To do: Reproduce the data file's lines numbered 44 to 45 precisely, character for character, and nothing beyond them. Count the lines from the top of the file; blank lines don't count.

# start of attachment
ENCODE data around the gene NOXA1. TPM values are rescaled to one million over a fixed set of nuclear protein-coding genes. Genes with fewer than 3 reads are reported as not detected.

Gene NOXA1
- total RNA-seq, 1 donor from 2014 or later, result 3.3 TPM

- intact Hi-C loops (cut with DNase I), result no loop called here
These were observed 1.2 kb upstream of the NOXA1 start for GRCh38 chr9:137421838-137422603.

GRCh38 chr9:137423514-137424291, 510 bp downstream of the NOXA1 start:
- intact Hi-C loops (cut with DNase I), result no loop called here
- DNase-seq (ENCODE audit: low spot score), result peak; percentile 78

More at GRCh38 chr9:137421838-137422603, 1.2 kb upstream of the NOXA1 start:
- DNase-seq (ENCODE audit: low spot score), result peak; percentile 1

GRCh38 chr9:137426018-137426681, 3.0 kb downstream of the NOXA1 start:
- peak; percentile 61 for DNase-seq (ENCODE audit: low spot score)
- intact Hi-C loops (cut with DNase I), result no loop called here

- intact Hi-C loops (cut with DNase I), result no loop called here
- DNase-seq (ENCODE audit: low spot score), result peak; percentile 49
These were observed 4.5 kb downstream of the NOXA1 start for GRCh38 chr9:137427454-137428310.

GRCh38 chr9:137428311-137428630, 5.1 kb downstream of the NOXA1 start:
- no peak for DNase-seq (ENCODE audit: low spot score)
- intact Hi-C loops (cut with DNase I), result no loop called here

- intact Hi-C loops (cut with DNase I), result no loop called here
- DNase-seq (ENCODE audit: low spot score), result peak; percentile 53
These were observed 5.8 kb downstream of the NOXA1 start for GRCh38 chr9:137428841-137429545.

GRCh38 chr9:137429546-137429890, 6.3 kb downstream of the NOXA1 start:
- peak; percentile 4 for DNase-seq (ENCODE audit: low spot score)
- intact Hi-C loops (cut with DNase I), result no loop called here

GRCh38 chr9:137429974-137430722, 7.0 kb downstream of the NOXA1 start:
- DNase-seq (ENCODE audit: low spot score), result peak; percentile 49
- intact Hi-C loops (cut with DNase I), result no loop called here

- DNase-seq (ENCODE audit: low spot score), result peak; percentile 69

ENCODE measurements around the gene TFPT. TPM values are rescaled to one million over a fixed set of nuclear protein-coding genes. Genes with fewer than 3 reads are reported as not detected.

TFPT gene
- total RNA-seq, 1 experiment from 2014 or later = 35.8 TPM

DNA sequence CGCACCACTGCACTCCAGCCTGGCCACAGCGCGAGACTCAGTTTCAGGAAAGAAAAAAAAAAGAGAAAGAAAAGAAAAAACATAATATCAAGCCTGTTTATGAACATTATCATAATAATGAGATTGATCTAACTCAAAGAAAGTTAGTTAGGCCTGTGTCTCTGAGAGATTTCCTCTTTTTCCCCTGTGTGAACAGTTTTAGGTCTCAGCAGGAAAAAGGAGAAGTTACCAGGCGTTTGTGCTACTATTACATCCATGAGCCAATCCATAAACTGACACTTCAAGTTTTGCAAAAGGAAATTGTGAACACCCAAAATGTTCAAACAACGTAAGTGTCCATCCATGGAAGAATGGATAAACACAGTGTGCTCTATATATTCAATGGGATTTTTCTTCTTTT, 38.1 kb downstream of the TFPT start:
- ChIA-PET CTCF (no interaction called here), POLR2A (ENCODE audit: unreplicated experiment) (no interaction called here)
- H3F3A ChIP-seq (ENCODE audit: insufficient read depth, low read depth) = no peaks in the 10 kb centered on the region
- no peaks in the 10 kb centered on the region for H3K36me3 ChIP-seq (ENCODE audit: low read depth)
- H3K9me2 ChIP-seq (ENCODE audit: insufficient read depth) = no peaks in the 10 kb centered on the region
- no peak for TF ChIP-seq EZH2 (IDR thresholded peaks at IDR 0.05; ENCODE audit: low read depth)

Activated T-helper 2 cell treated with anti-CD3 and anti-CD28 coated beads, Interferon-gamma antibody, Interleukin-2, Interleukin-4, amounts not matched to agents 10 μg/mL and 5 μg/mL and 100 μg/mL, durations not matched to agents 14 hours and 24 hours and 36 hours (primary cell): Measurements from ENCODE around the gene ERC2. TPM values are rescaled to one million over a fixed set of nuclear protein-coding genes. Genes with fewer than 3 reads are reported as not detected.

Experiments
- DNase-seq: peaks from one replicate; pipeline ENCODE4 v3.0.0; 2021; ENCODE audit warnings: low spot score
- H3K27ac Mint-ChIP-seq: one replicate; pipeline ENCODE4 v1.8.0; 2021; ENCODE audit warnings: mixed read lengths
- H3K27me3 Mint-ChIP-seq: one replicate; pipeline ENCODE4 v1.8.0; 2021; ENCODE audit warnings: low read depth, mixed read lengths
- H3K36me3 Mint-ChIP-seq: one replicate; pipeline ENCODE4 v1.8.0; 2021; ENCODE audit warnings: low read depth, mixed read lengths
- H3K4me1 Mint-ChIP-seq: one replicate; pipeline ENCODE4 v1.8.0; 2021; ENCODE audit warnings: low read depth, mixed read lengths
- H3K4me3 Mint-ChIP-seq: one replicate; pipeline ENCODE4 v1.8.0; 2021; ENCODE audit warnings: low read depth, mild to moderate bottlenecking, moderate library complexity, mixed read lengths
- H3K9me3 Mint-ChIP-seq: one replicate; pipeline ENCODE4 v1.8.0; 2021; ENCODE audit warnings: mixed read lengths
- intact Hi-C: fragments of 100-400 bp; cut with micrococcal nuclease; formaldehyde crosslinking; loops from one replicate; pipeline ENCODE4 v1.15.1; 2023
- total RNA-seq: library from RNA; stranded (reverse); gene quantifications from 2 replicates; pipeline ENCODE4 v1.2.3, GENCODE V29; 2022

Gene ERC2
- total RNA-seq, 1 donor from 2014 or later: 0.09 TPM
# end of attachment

- H3K36me3 Mint-ChIP-seq: one replicate; pipeline ENCODE4 v1.8.0; 2021; ENCODE audit warnings: low read depth, mixed read lengths
- H3K4me1 Mint-ChIP-seq: one replicate; pipeline ENCODE4 v1.8.0; 2021; ENCODE audit warnings: low read depth, mixed read lengths